What is DevSecOps?
DevSecOps is an essential component of the software development lifecycle. DevSecOps, like DevOps, is about culture and shared responsibility as much as it is about technology and techniques.
DevSecOps' goals are similar to DevOps': to deliver better applications safely and respond quickly to software issues in production.
With that basic introduction, let us understand the basics of DevSecOps and how it works.
Table of contents
- What is DevSecOps?
- 3 Disciplines of DevSecOps
- Advantages of the DevSecOps Approach
- How does DevSecOps Work?
What is DevSecOps?
The core philosophy of DevSecOps is quite straightforward - to fuse security measures into the DevOps process. DevSecOps helps to develop a "Security as Code" culture in which release engineers and security teams collaborate on a continuous, flexible basis. DevSecOps, like DevOps, is centered on developing new solutions for software development processes within an agile framework.
DevSecOps is a natural and required solution to the CD pipeline's bottleneck impact caused by various security issues in the past. The goal is to close the gap between IT and security without compromising on the speed of delivery. During all phases of the delivery process, silo thinking is replaced with improved communication and shared accountability for security tasks.
3 Disciplines of DevSecOps
In this, new software applications are created by development teams. Custom, in-house applications created for a particular, specialized purpose are included. Here are the core functions of this discipline -
- API-driven links that allow legacy systems and new services to talk to each other.
- Apps that make use of open-source code to speed up development.
- Agile models are used in modern development processes, which prioritize continuous improvement over sequential, waterfall-style steps.
- New applications or features may introduce operational issues or security vulnerabilities that are costly and time-consuming to address if developers work in isolation without considering operations and security.
This comprises the methods to control various functionalities of the software throughout its life cycle. Here are the core functions of this discipline -
- Tuning the software release system
- Testing after updates and changes
- Repairing defects
- Monitoring system performance
In recent years, DevSecOps has gained great traction as a method to combine key operational principles with development cycles, with a focus on security. Siloed post-development activities can make it easier to spot and fix possible difficulties, but this method forces developers to go back and fix software bugs before moving on to new tasks.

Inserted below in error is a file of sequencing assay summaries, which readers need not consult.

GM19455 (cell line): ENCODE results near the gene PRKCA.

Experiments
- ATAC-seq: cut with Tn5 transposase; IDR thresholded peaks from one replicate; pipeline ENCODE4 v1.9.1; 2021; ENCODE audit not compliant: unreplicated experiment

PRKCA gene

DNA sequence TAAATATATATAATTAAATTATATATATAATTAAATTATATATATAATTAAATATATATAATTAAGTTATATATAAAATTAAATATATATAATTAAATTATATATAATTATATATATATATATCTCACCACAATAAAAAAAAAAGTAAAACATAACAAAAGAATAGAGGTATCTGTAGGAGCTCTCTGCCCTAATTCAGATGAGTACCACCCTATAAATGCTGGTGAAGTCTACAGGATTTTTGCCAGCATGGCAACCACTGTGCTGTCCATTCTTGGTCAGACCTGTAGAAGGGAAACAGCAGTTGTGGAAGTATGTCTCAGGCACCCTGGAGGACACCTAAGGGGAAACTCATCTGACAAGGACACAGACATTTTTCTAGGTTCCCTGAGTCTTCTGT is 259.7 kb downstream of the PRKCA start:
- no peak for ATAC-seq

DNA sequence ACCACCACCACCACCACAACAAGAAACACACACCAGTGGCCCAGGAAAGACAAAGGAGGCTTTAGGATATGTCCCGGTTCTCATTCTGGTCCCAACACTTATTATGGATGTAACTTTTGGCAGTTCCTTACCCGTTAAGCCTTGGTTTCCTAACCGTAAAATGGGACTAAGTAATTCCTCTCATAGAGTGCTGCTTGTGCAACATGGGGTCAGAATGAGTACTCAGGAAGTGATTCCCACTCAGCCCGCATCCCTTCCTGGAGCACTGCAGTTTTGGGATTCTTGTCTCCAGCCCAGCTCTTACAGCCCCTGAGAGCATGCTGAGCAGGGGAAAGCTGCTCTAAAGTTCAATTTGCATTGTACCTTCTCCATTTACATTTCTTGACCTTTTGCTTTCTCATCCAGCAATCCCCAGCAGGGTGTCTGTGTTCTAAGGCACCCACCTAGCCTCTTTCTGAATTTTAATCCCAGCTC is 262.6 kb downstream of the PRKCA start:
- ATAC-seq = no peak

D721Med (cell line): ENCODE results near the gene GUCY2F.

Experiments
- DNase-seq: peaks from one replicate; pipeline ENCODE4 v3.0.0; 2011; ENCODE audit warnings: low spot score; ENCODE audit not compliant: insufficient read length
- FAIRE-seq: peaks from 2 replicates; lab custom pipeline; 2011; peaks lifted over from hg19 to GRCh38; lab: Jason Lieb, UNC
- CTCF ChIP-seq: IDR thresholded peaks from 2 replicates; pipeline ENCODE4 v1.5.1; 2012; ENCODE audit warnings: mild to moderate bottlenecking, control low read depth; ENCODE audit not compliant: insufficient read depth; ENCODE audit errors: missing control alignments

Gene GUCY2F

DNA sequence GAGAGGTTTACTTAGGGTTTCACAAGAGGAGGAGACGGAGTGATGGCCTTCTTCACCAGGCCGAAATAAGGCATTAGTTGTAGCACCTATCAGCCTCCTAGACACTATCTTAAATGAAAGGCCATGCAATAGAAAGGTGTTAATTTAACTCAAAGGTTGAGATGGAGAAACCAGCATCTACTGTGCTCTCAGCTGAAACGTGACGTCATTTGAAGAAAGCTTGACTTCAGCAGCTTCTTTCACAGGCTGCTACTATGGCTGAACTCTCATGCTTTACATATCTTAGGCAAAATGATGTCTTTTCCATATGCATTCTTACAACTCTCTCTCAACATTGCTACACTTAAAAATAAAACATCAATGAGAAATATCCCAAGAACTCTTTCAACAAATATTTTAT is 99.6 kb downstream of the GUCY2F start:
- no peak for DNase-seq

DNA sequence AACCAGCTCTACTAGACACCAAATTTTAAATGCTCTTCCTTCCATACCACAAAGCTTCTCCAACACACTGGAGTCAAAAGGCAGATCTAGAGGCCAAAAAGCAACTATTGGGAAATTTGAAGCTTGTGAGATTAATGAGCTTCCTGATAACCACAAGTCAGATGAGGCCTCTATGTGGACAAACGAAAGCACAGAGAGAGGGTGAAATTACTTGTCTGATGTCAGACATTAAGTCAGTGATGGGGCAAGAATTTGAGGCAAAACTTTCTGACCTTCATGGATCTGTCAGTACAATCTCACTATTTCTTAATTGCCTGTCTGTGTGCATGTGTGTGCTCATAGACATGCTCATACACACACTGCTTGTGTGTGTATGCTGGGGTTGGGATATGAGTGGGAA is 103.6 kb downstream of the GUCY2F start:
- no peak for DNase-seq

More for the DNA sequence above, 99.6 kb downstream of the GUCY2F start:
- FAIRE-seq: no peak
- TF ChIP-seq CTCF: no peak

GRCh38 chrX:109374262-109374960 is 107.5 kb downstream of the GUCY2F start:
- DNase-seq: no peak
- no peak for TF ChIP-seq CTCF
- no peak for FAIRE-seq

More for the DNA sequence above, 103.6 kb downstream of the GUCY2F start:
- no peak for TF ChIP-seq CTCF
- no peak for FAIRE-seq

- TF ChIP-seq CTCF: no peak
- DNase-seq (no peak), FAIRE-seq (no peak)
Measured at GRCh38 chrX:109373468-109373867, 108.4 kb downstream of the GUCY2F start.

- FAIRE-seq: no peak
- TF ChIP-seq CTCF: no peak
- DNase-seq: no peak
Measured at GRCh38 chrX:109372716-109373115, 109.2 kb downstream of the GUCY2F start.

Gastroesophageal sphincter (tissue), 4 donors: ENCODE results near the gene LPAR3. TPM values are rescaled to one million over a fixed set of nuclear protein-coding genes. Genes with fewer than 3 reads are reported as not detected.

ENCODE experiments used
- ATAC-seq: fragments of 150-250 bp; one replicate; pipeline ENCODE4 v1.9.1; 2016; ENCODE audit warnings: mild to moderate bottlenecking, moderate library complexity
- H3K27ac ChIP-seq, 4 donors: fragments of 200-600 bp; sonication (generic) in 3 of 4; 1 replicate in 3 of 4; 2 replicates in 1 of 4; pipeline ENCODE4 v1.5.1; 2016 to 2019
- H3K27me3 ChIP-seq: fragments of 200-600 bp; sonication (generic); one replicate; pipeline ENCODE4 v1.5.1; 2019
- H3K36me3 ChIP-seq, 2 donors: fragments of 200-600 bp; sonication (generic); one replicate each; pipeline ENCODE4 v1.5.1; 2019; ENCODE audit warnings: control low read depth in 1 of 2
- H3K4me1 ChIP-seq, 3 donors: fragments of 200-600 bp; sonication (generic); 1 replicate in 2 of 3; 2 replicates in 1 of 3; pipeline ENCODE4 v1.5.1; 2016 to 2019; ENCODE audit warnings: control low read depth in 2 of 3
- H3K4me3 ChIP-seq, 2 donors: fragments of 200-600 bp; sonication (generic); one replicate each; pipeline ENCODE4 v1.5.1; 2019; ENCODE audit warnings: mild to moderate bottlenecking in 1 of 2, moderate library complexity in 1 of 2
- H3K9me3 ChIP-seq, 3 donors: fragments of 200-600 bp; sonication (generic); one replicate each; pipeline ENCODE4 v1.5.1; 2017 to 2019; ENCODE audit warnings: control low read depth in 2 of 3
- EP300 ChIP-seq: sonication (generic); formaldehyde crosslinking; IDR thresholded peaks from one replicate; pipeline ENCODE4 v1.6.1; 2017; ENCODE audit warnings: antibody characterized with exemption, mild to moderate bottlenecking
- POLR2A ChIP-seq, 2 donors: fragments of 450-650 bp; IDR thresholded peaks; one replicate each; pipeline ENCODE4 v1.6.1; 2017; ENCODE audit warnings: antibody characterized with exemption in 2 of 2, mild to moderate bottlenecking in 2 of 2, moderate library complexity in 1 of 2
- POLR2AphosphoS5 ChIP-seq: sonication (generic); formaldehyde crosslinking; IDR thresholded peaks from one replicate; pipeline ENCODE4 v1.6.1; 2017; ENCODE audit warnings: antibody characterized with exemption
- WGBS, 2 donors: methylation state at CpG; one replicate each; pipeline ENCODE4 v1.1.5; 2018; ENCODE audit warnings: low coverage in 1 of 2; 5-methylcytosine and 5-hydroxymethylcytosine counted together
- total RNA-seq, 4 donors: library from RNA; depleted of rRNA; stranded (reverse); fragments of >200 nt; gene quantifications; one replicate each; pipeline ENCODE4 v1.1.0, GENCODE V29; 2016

All the tools and techniques required to design software should also be resistant to attacks. It should be possible to identify and respond to faults (or breaches) as rapidly as possible.
Traditionally, application security was addressed after the development stage and that too by a completely different team – one that is not part of either the development or operations teams. The development process and reaction time were greatly affected thanks to this compartmentalized approach.
Even security tools were compartmentalized. Every application security test focused only on a particular application and its source code. This made it difficult for anyone to have a comprehensive perspective of security vulnerabilities across the firm or to understand any software risks in the production environment.
Advantages of the DevSecOps approach
Over the last decade, the IT infrastructure landscape has changed dramatically. Organizations wanting to prosper and grow through the use of innovative apps and services have reaped the benefits of flexible cloud computing platforms and shared storage.
While DevOps has made significant progress in terms of speed, scale, and functionality, they lack sufficient security. This led to the introduction of DevSecOps into the software development lifecycle to bring together development, operations, and security under one roof.
DevSecOps bring in a slew of benefits for an organization. Here are they -
- Security teams will be able to move more quickly and with greater agility.
- Improved team collaboration and communication.
- More automated builds and quality assurance testing options.
- Vulnerabilities in coding are identified early.
- Team assets are freed up to work on high-value projects.
How does DevSecOps work?
Here is a typical workflow in a DevSecOps ecosystem -
- Within a version control management system, a developer develops code.
- The modifications are saved in the version control system.
- Another developer downloads the code from the version control management system and does static code analysis to find any security flaws or problems in the code quality.
- Using an infrastructure-as-code technology like Chef, an environment is then constructed. The application is installed, and the system's security configurations are applied.
- The freshly deployed application is next subjected to a test automation suite, which includes backend, UI, integration, security, and API tests.
- The program is deployed to a production environment if it passes these tests.
- This new production environment is constantly monitored for active security risks to the system.
Organizations may work seamlessly and swiftly toward a shared objective of improved code quality, security, and compliance with a test-driven development environment in place.
For any firm involved in application development and delivery, putting security on par with development and operations is a must. When DevSecOps and DevOps are combined, every developer and network administrator will focus on security while designing and deploying apps.